culture consisted mostly of shoot tips from grafted plants maintained at the National Institute of Horticultural and Herbal Science of the Rural Development Administration (NIHH, RDA; Jeonju, Korea). Current-season shoots (12-15 cm) were excised and 2-3 mm-long shoot tips were prepared. The explants were surface sterilized with 2.5% sodium hypochlorite for 15 min and rinsed several times in sterilized water for 20 min before the shoot tips were excised. Shoot tip cultures of three pear (
spp.) genotypes, BaeYun No. 3, Bartlett, and Hwanggeum, were established and propagated
. In these three genotypes, regeneration rates were much higher than other genotypes we tried. The basal medium used for all of the trials was Murashige and Skoog (MS) medium (
Murashige and Skoog, 1962
) containing 3% sucrose and adjusted to a pH of 5.7 before autoclaving at 121℃ for 15 min. All cultures were conducted under white fluorescent light (2000 lux) with a 16-h day photoperiod at 25℃ and a light intensity of 40 μmol/m
/s provided by cool white fluorescent tubes.
- Shoot formation and proliferation
propagated cultures, obtained from single axillary buds of pear genotypes, were established according to
. Five different combinations of plant growth regulator treatments were added to MS medium containing 3% sucrose for shoot induction. After six weeks in culture, nodal segments (> 0.5 cm) of the established shoots were subcultured for shoot multiplication on MS medium containing 3% sucrose and various concentrations of N
-benzyladenine (BA) and indole-3-butyric acid (IBA). Shoots in the proliferation phase were subcultured at three-week intervals. To evaluate the influence of plant growth regulator treatment on shoot multiplication, both shoot number and shoot length were investigated.
- Rooting and ex vitro acclimatization
To induce rooting, shoots raised
(2.0-2.5 cm) were cultured on half-strength MS medium supplemented with 3% sucrose and various concentrations of 1-naphthaleneacetic acid (NAA) or IBA. To investigate the effect of a single application on root initiation, NAA (0.1 or 0.2 mg/L) or IBA (1.2 or 2.5 mg/L) was applied, and to test the effect of combined application on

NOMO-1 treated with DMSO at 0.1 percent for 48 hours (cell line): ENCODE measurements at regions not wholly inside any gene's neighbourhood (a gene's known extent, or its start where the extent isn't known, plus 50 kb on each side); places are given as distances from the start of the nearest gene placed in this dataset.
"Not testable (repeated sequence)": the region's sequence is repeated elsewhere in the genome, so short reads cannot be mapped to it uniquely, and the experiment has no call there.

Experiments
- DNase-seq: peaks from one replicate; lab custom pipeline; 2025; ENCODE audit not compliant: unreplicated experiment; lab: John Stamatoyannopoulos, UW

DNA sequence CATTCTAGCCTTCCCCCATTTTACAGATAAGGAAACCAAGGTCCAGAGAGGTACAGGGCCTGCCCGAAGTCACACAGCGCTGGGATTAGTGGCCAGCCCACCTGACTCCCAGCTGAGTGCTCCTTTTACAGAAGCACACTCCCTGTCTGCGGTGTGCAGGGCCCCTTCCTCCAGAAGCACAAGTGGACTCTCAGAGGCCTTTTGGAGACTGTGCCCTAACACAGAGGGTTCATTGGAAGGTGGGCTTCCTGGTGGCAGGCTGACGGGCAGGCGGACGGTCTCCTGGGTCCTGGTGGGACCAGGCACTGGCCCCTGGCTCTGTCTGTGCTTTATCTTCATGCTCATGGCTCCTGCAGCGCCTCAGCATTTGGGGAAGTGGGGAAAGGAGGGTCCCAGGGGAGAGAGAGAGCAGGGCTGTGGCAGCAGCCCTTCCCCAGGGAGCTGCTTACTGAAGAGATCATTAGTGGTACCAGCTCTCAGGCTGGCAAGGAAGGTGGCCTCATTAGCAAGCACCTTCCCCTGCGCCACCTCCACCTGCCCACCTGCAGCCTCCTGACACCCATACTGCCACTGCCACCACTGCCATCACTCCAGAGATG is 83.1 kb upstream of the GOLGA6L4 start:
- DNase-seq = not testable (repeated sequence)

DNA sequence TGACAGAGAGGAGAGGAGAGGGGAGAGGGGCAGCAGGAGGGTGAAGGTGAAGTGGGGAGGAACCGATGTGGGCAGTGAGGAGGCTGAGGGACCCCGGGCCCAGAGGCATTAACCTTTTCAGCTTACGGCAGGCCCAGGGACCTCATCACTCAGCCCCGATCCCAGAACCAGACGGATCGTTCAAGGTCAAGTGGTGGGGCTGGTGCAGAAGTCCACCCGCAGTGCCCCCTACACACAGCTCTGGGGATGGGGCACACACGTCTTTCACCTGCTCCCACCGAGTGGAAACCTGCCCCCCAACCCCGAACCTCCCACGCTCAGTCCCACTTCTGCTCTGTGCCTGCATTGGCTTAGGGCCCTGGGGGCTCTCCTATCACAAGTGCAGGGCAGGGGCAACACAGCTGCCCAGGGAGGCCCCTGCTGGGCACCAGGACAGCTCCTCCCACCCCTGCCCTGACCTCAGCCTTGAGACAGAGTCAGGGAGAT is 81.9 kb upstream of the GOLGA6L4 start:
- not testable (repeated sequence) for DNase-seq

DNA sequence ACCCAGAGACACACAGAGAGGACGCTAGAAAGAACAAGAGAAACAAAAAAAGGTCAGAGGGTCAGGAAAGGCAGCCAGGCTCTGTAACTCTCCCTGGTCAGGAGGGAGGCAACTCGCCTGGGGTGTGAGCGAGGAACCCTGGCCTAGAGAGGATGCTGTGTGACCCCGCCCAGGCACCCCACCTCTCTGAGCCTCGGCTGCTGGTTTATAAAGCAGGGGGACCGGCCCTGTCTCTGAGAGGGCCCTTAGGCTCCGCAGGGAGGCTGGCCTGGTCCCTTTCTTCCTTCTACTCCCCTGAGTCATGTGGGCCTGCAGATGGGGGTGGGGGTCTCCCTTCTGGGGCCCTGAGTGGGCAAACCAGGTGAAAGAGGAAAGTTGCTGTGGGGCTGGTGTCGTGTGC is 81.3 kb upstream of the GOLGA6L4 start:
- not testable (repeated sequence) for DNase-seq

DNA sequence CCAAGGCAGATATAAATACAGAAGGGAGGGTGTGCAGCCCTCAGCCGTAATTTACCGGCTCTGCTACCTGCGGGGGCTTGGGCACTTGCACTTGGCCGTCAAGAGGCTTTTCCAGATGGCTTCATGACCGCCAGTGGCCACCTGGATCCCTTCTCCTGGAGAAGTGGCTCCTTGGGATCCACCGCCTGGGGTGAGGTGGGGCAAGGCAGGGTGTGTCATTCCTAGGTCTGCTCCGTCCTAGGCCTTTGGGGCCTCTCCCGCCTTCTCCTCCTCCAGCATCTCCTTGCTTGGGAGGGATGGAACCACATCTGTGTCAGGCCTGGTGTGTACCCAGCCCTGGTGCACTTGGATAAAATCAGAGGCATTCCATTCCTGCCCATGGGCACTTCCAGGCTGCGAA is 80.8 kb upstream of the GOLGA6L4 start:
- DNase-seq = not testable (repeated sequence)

rooting, three plant growth regulator combinations were applied. The influence of phloroglucinol (PG) on
rooting of microshoots was also studied using concentrations of 0, 75, 150, and 300 mg/L. In all of the rooting experiments, the percent
rooting, number of roots per shoot, and root length were observed. Data were collected 30 days after beginning the root induction cultivation
with well-developed roots were removed after 30 days, washed thoroughly with running tap water to remove residual culture medium, planted in plastic pots containing 2:1 (v/v) sand:soil mixture followed by 1:1 (v/v) sand:perlite mixture, and placed in an environmentally controlled mist house under natural photoperiod conditions. After two weeks, the acclimatized plants were successfully transferred and established in a greenhouse.
- Statistical analysis
Each treatment was repeated in three replicated experiments with 20 explants per treatment. All data were analyzed using analysis of variance (ANOVA) and means were separated using the Duncan’s multiple range test (DMRT) at
≤ 0.05 (R ver. 3.1.3).
Results and Discussion
- Effects of plant growth regulators on shoot induction and proliferation
Explant establishment and the shoot proliferation technique were standardized for three pear genotypes.
shows the effects of various plant growth regulator combinations on adventitious shoot formation. Shoots from the established cultures were cultured on MS medium supplemented with various concentrations of N
-benzyladenine (BA), indole-3-butyric acid (IBA), gibberellic acid (GA